Fresh on the heels of Working Families’ national endorsement of Bernie Sanders for President, another big national organization is launching its people-driven endorsement process. Democracy for America (DFA) is asking its more than 1 million members across the country to vote their choice for president among (alphabetical) Hillary Clinton, Martin O’Malley and Bernie Sanders. Just like in 2007, the bar for DFA’s endorsement is set very high – a supermajority threshold of 67%, DFA will not endorse. DFA was founded out of the 2004 presidential primary, but as a national organization has never endorsed in a contested presidential primary. In 2007, no candidate reached that high bar.
To level the playing field, DFA’s randomizing the daily order in which DFA members receive these emails and sending each candidate’s message to an equal number of recipients. Below, you can read the pitches made by Martin O’Malley and Hillary Clinton. I can’t show you Bernie Sanders’ yet, because I haven’t gotten it yet. When I do, I’ll print it. After you’ve voted, share this with progressive & Dem friends. Vote as many times as you want, if you change your mind. But only your last vote will count.
Blue Jerseyans, you’re exactly the sort of people DFA is interested in hearing from. The endorsement vote is live right now and will end at 10:59pm Central Time on Tuesday, December 15.
Note: Hillary Clinton’s pitch came with a forward from Clinton campaign surrogate Gov. Howard Dean recommending his friend for your endorsement. I have decided not to include it here. Given that Dean signed his message as DFA Founder, I thought the add-on unfairly prejudiced the otherwise open nature of the vote. So, these are Hillary Clinton’s words, and below them, Martin O’Malley’s:
I want to thank you for your involvement in Democracy for America, and for taking the time to be thoughtful and engaged in our democracy. I’m excited for all that we’re going to accomplish together during the course of this campaign, and I’m really looking forward to all the good we can do if I’m elected president.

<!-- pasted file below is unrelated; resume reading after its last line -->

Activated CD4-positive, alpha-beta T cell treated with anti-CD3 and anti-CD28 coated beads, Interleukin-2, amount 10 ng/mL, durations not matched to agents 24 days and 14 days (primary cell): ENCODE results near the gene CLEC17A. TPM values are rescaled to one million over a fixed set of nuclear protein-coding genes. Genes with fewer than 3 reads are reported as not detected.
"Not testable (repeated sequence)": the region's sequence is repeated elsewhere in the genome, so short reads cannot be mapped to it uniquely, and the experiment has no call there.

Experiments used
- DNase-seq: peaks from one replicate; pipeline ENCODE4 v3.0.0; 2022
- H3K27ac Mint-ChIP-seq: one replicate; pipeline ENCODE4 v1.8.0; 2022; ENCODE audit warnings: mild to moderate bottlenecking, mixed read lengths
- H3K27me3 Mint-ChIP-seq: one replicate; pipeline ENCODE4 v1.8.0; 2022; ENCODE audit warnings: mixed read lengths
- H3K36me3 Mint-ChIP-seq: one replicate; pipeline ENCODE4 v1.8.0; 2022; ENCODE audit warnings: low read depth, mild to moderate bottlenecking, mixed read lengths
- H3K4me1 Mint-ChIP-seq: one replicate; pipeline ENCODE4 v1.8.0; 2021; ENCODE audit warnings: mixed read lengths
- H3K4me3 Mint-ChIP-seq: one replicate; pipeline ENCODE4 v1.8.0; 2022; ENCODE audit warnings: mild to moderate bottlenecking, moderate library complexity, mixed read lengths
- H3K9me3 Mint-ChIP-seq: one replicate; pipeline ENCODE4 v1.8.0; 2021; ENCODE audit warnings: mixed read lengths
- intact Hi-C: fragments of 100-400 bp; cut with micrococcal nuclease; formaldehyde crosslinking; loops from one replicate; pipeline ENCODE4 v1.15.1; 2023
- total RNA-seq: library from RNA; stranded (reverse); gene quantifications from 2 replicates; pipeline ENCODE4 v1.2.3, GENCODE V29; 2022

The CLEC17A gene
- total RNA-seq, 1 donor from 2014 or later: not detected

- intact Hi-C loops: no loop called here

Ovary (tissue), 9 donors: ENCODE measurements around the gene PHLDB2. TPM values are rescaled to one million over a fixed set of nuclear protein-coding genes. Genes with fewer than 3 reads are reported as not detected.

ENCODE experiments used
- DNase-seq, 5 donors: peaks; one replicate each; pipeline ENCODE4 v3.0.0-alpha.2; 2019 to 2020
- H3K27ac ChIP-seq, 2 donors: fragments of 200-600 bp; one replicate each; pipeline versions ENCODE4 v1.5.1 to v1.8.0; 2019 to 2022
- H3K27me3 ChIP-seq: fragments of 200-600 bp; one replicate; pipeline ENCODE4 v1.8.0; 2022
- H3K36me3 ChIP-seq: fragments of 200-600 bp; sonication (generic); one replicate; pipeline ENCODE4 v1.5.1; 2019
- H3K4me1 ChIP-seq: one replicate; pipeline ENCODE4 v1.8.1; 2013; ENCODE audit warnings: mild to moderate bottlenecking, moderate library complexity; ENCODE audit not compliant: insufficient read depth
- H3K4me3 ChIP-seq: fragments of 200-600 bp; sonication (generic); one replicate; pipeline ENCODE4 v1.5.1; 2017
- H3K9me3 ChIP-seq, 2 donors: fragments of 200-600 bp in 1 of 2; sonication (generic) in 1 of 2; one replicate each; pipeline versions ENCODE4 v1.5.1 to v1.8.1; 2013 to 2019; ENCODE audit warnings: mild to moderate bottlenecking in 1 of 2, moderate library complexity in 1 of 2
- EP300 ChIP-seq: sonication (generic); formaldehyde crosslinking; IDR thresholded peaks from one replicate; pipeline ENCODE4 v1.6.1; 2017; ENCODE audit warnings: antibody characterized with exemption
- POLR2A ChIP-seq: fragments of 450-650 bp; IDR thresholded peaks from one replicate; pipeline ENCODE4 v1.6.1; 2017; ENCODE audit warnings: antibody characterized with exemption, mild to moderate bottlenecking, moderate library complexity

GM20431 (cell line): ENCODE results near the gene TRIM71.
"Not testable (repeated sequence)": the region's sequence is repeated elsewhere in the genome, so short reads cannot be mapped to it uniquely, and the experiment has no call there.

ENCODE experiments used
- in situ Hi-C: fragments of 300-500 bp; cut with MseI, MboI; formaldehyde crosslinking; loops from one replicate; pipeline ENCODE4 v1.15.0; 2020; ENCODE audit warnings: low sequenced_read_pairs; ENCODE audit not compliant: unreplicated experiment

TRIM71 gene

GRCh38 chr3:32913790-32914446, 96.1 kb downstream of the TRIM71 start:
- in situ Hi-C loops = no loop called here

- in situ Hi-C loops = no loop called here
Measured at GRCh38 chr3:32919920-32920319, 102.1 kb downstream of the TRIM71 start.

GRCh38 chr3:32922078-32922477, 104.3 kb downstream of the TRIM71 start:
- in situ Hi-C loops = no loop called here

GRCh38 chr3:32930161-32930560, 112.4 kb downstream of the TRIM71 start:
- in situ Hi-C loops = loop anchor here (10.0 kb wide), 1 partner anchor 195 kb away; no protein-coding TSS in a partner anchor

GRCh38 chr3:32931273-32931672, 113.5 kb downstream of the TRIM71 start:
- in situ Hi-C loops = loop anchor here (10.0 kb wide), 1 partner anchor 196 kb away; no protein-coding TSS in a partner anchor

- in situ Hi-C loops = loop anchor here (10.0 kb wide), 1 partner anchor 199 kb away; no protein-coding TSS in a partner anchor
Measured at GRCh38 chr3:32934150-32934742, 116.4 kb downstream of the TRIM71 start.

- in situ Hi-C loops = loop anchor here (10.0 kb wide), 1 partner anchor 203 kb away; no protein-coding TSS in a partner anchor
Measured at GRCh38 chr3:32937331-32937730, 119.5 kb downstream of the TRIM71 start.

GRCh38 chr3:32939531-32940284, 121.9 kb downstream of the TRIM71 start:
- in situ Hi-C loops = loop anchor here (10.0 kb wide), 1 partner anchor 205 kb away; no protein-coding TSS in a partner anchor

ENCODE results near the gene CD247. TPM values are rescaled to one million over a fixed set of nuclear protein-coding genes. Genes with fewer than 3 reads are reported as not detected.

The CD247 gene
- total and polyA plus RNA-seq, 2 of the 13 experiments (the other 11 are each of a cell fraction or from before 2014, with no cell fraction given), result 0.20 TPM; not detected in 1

I’ve said before that I’m a progressive who likes to get things done. So I want to talk to you about the things I’d like to accomplish in the White House.
First, I’ll work to make sure all Americans are treated fairly — no matter what you look like, where you live, or who you love. I’m going to fight hard for racial justice in this country: The first speech of my campaign was about ending mass incarceration, and I want to require body cameras for every police force in America. I support a pathway to citizenship for immigrants. I want to make sure everyone earns equal pay — an issue that disproportionately affects women of color. And I’ll work to make sure LGBT Americans finally have equal protection under the law, especially trans Americans, whose needs are too often ignored.
I’m going to raise wages for the middle class. I believe this is the defining challenge of our time. I’m the only Democrat in this race who’s pledged not to raise taxes on families making less than $250,000 per year, and I have a comprehensive plan to grow small businesses, make health care and college more affordable, and give employees a chance to share in their companies’ profits just like shareholders do.
I’ll also work to bring the best of American values — equality, justice, and innovation — to tackle our biggest global challenges, whether that’s climate change or the Syrian refugee crisis. When I was Secretary of State, I brought leaders to the table on issues like girls’ education and LGBT rights in countries where those issues had previously been non-starters — that’s how you make progress. I hope to continue that work as president.
Finally, I want to make sure that my term in office would ensure a strong progressive legacy for decades to come. That means appointing the right judges to the Supreme Court and the federal bench, and it means protecting voting rights and overhauling campaign finance law to ensure that people — not corporations — are choosing our leaders. I’m going to get corporate money out of our electoral system, even if that means a Constitutional amendment to overturn Citizens United.